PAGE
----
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Li, S. (2010). Identification of iron-loaded ferritin as an essential mitogen for cell proliferation and postembryonic development in Drosophila.  Cell Res. 20(10): 1148--1157.
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Animal cells require extrinsic cues for growth, proliferation and survival. The propagation of Drosophila imaginal disc cells in vitro, for example, requires the supplementation of fly extract, the composition of which remains largely undefined. Here I report the biochemical purification of iron-loaded ferritin as an active ingredient of fly extract that is required for promoting the growth of clone 8 imaginal disc cells. Consistent with an essential role for iron-loaded ferritin in cultured cells, overexpression of ferritin or addition of iron in a nutrient-poor diet increases animal viability and body weight, promotes cell proliferation, and shortens the duration of postembryonic development. Conversely, overexpression of dominant-negative ferritin or addition of iron chelator causes the opposite effects. Ferritin mutant flies arrest development at the first-instar larval stage with a severe starvation phenotype reminiscent of that seen in starved larvae. I conclude that iron-loaded ferritin acts as an essential mitogen for cell proliferation and postembryonic development in Drosophila by maintaining iron homeostasis and antagonizing starvation response.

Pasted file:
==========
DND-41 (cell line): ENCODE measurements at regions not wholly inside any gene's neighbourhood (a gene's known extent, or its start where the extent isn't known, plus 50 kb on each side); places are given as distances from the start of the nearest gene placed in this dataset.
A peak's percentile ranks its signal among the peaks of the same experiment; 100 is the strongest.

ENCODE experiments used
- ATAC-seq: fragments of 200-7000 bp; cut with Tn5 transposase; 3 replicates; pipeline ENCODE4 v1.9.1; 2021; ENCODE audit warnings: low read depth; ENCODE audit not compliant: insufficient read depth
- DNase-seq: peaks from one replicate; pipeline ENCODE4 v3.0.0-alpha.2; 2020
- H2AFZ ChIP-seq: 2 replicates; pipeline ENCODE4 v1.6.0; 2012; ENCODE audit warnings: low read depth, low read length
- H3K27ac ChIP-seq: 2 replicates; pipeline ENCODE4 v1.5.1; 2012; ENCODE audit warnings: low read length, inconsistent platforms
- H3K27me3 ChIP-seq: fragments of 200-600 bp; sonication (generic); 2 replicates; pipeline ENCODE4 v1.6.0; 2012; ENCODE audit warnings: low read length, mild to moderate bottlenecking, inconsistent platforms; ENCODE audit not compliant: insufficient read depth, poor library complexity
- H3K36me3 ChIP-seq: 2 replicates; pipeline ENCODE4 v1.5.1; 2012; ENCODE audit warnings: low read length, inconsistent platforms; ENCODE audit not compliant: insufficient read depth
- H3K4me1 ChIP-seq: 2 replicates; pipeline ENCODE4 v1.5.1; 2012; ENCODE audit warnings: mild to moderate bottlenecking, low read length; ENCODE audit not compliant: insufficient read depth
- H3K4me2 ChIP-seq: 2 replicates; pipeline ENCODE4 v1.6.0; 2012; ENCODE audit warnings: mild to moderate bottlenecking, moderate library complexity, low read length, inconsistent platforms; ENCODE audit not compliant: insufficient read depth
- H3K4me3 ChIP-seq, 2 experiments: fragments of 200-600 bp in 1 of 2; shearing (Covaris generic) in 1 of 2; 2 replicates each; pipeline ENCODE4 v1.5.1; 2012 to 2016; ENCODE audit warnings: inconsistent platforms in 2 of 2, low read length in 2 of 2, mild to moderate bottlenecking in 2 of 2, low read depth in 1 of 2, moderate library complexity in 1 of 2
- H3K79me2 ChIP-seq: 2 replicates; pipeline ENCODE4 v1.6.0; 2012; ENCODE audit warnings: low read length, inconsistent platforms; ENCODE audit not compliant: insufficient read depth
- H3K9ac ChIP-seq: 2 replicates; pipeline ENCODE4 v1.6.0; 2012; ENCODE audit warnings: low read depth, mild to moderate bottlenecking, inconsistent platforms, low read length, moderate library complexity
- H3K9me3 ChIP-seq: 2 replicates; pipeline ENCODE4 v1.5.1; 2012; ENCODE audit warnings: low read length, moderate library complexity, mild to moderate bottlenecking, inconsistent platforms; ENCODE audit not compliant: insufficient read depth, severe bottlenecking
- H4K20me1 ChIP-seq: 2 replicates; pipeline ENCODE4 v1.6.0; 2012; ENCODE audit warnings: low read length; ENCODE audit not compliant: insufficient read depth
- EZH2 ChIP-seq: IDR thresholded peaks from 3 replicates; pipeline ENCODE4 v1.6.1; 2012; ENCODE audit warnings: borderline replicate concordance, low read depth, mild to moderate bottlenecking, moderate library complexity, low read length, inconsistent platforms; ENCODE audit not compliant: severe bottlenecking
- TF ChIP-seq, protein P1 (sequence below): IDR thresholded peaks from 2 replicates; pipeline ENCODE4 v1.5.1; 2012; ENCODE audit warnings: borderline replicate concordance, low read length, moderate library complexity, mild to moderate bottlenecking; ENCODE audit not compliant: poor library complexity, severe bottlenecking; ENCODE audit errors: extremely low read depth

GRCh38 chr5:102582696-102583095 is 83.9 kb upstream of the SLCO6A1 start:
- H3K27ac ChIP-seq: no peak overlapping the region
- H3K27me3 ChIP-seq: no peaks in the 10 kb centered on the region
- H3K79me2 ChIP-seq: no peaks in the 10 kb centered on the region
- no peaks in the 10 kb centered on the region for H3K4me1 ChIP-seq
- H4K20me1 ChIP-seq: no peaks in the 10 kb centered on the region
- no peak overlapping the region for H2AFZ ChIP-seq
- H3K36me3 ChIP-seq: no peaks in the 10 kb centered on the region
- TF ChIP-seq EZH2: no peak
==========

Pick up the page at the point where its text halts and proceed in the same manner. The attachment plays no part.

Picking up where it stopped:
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    Cell Res.
    Cell Research
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    Aberrations (1)
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